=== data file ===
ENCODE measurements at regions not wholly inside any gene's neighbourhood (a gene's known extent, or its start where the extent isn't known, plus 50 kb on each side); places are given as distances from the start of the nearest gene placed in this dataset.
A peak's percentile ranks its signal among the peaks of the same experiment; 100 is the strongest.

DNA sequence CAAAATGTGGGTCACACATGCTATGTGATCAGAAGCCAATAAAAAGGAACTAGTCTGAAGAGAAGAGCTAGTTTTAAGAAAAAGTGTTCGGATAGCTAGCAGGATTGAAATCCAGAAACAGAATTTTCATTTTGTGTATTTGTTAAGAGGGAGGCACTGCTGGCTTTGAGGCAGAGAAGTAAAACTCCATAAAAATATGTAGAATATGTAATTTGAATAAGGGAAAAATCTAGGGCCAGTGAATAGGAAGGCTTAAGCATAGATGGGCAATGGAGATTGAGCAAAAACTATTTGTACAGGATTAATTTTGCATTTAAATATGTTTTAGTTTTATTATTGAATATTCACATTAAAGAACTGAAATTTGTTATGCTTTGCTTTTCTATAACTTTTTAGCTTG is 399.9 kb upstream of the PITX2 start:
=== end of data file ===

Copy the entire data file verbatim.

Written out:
ENCODE measurements at regions not wholly inside any gene's neighbourhood (a gene's known extent, or its start where the extent isn't known, plus 50 kb on each side); places are given as distances from the start of the nearest gene placed in this dataset.
A peak's percentile ranks its signal among the peaks of the same experiment; 100 is the strongest.

DNA sequence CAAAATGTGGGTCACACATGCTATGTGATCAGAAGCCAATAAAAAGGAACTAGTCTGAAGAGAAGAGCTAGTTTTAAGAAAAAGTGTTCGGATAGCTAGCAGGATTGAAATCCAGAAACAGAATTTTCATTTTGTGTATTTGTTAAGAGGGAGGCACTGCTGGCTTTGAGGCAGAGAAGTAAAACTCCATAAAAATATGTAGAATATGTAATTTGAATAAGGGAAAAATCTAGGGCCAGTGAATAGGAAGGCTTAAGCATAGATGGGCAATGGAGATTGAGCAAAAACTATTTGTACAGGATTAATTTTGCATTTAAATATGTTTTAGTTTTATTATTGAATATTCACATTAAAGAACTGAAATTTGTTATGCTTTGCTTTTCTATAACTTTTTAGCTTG is 399.9 kb upstream of the PITX2 start: